About

I'm Mike Pope. I live in the Seattle area. I've been a technical writer and editor for over 30 years. I'm interested in software, language, music, movies, books, motorcycles, travel, and ... well, lots of stuff.

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There's no such thing as fun for the whole family.

— Jerry Seinfeld



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Blog Statistics

Dates
First entry - 6/27/2003
Most recent entry - 5/19/2017

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Posts - 2429
Comments - 2551
Hits - 1,950,806

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Entries/day - 0.48
Comments/entry - 1.05
Hits/day - 384

Updated every 30 minutes. Last: 11:58 AM Pacific


  12:07 AM

It's February and it's the week that the primaries start in the US for the presidential election, omg. As it happens, both of these things are applicable for this week's Friday words.

Here's a term I just ran across that pertains to the election season: Overton window. This refers to a range of acceptable notions in political discourse. Suppose that one extreme is no government at all, and the other extreme is a totalitarian government. The Overton window describes the area in the middle where the ideas lie about how much government is acceptable to most people. Here's the picture on Wikipedia that illustrates the Overton window:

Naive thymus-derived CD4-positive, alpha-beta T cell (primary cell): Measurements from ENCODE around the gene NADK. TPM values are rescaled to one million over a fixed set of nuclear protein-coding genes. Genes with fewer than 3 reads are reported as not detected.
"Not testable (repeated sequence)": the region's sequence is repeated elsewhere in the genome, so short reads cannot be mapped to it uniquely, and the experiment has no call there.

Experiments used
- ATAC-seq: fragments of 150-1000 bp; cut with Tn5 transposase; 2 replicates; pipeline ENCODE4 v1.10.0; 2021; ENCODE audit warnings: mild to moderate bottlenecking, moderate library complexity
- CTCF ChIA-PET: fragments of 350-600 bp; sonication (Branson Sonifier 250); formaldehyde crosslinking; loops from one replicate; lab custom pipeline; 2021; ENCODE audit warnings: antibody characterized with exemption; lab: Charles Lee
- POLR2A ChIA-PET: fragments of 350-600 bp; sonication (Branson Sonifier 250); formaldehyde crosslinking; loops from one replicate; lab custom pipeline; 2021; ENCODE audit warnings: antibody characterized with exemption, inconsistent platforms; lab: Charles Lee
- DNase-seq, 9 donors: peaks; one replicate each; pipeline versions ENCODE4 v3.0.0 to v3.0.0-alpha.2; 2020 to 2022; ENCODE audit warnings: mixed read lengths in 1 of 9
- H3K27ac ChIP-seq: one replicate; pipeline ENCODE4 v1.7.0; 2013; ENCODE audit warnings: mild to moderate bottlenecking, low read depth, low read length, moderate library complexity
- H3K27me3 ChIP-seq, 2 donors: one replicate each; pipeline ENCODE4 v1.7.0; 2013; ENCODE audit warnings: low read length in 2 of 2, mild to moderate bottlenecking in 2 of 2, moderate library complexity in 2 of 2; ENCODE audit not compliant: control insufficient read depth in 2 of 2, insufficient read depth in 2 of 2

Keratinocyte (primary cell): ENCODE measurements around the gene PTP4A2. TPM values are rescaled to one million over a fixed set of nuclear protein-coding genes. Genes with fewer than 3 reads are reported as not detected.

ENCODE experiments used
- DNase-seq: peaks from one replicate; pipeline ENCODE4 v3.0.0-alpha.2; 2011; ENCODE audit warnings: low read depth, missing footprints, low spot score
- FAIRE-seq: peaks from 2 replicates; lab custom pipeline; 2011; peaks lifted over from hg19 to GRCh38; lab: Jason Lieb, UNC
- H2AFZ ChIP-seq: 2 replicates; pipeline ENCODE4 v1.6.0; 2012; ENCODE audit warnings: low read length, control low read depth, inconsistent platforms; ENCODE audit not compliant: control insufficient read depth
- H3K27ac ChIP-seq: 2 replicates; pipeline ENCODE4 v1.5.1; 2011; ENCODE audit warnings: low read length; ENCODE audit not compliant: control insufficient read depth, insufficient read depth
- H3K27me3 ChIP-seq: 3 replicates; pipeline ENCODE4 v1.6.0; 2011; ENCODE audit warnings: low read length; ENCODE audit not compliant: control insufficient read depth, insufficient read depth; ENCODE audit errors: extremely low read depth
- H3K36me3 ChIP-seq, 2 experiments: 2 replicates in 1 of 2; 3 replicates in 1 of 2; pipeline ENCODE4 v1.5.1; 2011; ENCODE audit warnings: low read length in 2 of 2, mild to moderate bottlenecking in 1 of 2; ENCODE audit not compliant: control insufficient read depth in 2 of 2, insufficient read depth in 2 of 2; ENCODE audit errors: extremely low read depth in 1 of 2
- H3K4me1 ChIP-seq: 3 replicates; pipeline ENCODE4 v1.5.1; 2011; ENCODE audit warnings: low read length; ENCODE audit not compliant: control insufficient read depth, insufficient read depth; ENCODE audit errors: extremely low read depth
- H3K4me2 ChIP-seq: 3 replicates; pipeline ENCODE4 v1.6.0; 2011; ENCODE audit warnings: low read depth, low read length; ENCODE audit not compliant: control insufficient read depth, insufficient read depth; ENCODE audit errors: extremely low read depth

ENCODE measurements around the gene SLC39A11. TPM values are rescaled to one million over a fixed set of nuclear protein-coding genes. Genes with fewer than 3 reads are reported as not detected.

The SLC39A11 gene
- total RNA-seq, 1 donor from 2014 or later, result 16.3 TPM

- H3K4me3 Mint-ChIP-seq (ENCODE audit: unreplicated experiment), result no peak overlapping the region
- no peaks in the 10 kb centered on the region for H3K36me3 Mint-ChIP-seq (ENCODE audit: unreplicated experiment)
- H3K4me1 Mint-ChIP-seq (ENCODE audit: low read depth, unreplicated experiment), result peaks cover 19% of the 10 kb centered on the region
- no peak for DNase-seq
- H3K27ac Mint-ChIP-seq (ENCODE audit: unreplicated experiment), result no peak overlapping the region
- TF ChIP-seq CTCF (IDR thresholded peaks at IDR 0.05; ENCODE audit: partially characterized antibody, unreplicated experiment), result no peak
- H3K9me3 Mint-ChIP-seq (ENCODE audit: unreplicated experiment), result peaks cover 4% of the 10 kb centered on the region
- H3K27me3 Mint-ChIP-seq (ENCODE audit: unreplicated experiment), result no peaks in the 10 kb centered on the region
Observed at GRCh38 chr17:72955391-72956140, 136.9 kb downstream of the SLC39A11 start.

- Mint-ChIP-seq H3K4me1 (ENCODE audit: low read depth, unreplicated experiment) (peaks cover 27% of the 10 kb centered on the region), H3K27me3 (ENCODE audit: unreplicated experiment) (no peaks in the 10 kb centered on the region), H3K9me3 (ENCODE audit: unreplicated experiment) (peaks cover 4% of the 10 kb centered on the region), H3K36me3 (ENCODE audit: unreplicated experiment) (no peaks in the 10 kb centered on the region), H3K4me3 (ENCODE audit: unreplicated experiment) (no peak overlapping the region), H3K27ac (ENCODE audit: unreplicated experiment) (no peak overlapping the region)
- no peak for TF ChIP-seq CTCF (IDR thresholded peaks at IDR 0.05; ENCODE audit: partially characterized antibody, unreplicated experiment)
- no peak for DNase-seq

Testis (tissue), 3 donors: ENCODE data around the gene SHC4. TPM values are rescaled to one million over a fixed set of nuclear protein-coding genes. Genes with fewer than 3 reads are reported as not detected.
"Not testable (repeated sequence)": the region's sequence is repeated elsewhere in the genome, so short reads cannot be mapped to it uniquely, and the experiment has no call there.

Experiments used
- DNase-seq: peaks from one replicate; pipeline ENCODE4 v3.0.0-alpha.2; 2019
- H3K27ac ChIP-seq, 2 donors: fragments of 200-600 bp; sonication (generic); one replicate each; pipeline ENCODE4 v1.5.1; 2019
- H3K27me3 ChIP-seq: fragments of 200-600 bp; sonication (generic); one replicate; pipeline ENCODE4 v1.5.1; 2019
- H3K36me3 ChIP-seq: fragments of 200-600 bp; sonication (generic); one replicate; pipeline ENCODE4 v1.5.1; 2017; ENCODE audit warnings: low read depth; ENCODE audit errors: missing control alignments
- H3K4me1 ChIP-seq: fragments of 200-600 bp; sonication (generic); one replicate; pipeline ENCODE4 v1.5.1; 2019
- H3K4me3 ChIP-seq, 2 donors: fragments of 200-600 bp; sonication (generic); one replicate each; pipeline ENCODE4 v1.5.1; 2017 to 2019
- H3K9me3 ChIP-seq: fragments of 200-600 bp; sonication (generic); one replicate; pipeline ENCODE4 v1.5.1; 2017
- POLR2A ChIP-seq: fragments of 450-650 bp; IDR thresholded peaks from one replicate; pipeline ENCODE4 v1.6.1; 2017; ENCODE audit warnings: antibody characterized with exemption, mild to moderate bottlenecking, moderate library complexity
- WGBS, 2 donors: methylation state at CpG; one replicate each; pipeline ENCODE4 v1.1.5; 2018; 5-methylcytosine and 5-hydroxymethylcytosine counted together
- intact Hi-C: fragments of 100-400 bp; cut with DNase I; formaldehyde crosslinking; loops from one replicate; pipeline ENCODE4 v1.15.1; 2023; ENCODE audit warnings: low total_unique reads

I ran across this term in an article that talks about how both sides have been moving the Overton window. For example, the left has brought gay marriage, once unthinkable, into the Overton window. On the right, ideas like banning immigration for Muslims have become acceptable political discourse. Anyway, it's an interesting term for thinking about political science.

And now February. I imagine that a lot of people know who's to blame for the names of many of our months: them Romans. January is for Janus, the two-faced god. July is modestly named for Julius (Caesar), August for Augustus. Sept-, Oct-, Nov-, and Dec- are -embers based on numbers: 7, 8, 9, and 10.

But whence February? The lexicographer Katherine Barber has a surprising (to me) explanation: februa refers to purification; February was a month of purification. Even more surprisingly, Barber says "It's possible the word derived ultimately from the same Indo-European root word that gave Greek its word for sulphur, which was used in purificatory rites." (She has other interesting February Naming Facts, so go read the rest of her post.)

One word origin that isn't surprising at all is the term leap year, which we'll enjoy again this year. Perhaps there will be terms not yet known to me that refer to February 29.

Like this? Read all the Friday words.

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